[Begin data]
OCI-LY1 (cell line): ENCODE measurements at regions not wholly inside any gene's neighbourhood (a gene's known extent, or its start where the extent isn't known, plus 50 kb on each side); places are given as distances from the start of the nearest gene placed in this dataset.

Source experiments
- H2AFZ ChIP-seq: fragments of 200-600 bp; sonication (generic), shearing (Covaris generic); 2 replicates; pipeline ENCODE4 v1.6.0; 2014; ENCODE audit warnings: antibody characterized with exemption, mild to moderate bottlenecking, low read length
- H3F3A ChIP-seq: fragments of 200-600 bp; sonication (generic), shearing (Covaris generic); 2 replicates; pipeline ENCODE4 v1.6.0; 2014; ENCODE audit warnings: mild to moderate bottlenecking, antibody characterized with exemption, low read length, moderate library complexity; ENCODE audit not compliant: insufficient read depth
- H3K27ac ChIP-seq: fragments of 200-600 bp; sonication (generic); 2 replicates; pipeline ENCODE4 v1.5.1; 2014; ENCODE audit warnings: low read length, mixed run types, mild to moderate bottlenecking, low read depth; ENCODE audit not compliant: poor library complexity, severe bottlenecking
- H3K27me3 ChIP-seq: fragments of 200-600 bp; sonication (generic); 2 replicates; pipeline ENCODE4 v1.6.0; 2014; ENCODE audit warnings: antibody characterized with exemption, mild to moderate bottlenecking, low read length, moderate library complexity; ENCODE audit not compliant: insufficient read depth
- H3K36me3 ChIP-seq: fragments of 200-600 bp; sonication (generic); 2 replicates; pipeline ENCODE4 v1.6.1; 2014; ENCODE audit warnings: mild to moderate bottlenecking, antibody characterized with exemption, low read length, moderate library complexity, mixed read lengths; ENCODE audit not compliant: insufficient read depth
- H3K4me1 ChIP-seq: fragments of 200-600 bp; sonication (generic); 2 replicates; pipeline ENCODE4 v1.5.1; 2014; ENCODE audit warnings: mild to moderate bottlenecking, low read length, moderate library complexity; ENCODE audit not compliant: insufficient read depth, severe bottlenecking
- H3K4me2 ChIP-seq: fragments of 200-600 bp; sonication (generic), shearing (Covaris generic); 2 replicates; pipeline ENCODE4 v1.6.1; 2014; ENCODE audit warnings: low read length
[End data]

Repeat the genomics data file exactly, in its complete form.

OCI-LY1 (cell line): ENCODE measurements at regions not wholly inside any gene's neighbourhood (a gene's known extent, or its start where the extent isn't known, plus 50 kb on each side); places are given as distances from the start of the nearest gene placed in this dataset.

Source experiments
- H2AFZ ChIP-seq: fragments of 200-600 bp; sonication (generic), shearing (Covaris generic); 2 replicates; pipeline ENCODE4 v1.6.0; 2014; ENCODE audit warnings: antibody characterized with exemption, mild to moderate bottlenecking, low read length
- H3F3A ChIP-seq: fragments of 200-600 bp; sonication (generic), shearing (Covaris generic); 2 replicates; pipeline ENCODE4 v1.6.0; 2014; ENCODE audit warnings: mild to moderate bottlenecking, antibody characterized with exemption, low read length, moderate library complexity; ENCODE audit not compliant: insufficient read depth
- H3K27ac ChIP-seq: fragments of 200-600 bp; sonication (generic); 2 replicates; pipeline ENCODE4 v1.5.1; 2014; ENCODE audit warnings: low read length, mixed run types, mild to moderate bottlenecking, low read depth; ENCODE audit not compliant: poor library complexity, severe bottlenecking
- H3K27me3 ChIP-seq: fragments of 200-600 bp; sonication (generic); 2 replicates; pipeline ENCODE4 v1.6.0; 2014; ENCODE audit warnings: antibody characterized with exemption, mild to moderate bottlenecking, low read length, moderate library complexity; ENCODE audit not compliant: insufficient read depth
- H3K36me3 ChIP-seq: fragments of 200-600 bp; sonication (generic); 2 replicates; pipeline ENCODE4 v1.6.1; 2014; ENCODE audit warnings: mild to moderate bottlenecking, antibody characterized with exemption, low read length, moderate library complexity, mixed read lengths; ENCODE audit not compliant: insufficient read depth
- H3K4me1 ChIP-seq: fragments of 200-600 bp; sonication (generic); 2 replicates; pipeline ENCODE4 v1.5.1; 2014; ENCODE audit warnings: mild to moderate bottlenecking, low read length, moderate library complexity; ENCODE audit not compliant: insufficient read depth, severe bottlenecking
- H3K4me2 ChIP-seq: fragments of 200-600 bp; sonication (generic), shearing (Covaris generic); 2 replicates; pipeline ENCODE4 v1.6.1; 2014; ENCODE audit warnings: low read length